Michigan, ND Rear End Railroad Collision, Aug 1945

Telescoped Car By Engine Wreckage Michigan ND Wreck 1945 3.jpg Michigan ND Wreck 1945 2.jpg Michigan ND Wreck 1945 1.jpg Michigan ND Wreck 1945 5.jpg Michigan ND Wreck 1945 7.jpg


Michigan, N. D., Aug. 10 (UP) -- Twenty bodies were removed today from the crumpled observation car of the Great Northern railway's Empire Builder. Officials estimated the death toll would be between 25 and 40.
A spokesman for the railroad said that a majority of the dead were servicemen. Of the first 17 bodies removed, 10 were soldiers, he said, adding that the death list would reach at least 25.
An officer of the state guard unit at Devil Lake said the death toll would rise to at least 40. He said at least that many soldiers were killed in the rear car of the train when the second section of the Empire Builder crashed into the first section.

Identification Dead.
Identification of the dead was made difficult by the charred condition of many bodies which were seared when the car burst into flames.
Workers had succeeded in cutting away half the telescoped car.
The accident occurred about seven-thirty p.m. (CWT) last night when the first section of the train stopped about a half mile from the small Michigan depot because of a "hot box" on the locomotive.
Before flares could be put out to warn the second section, it plowed into the rear coach, a combination Pullman-observation car. It split the coach down the middle.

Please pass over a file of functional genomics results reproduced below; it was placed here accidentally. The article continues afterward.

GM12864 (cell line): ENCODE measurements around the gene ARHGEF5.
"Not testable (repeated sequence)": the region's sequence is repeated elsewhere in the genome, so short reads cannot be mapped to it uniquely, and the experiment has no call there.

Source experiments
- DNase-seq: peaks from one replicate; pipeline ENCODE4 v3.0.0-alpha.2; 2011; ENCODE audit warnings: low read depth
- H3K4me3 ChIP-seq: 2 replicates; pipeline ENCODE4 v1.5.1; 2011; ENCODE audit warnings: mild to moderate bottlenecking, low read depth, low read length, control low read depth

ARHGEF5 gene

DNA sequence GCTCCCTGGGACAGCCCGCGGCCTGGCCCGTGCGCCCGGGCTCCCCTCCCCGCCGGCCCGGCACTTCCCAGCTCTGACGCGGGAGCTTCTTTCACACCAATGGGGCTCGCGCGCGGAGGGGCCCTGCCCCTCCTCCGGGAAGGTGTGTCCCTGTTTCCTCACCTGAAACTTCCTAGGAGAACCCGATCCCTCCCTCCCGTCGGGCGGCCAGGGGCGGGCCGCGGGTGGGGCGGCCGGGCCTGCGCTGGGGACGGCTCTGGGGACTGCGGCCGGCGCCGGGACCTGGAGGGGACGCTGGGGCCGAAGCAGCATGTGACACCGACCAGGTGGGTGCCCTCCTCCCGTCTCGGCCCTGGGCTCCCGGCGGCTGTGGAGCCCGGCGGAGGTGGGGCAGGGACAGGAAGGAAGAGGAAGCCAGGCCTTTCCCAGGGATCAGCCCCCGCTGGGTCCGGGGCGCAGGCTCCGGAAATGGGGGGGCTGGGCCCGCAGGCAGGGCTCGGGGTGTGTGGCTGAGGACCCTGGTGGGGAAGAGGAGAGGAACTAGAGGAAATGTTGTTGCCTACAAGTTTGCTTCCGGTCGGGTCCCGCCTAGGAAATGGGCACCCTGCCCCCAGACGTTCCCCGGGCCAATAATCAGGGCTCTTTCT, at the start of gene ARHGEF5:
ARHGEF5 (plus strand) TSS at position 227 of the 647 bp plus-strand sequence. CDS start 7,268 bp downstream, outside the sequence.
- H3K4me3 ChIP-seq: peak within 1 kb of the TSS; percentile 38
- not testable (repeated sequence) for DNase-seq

The engine's boiler exploded on impact and searing steam scalded those already dying. The Pullman ahead of the observation car was derailed.
Michigan, a small town of 500, had no facilities for first aid. Ambulances and help came from as far as Grand forks, 54 miles distant, Devils Lake, Lakota and other cities.
Military officials took charge and said no names of the dead would be announced until the next of kin had been notified.
Col. Fred Mann, Jr., of the Devils Lake state guard, said that the bodies of 40 servicemen were in the car long after midnight. All the dead were believed to be servicemen.
Loaded to Capacity.
The two sections of the train, loaded to capacity with from 450 to 500 passengers in each, mostly servicemen, left Chicago at eleven-fifteen p. m. (CWT) Wednesday, bound for the Pacific coast.
Charles Walker, a boatswain's mate from Cleveland who was riding in the second section, said he though that Engineer HANS NELSON of St. Paul made a desperate effort to avert the crash.
"The first indication of the wreck I had was three short jerks as though the engineer had attempted to slam on the brakes," Walker said. "The next thing was a terrific impact and that stopped the train. It's my feeling that the engineer applied the brakes so the wreck could be prevented."

The Ogden Standard-Examiner Utah 1945-08-10



Michigan, N. D. -- AP -- The death list in last night's collision of two westbound sections of the Great Northern railway's Empire Builder rose to 32 today. Approximately 50 were injured, 10 seriously.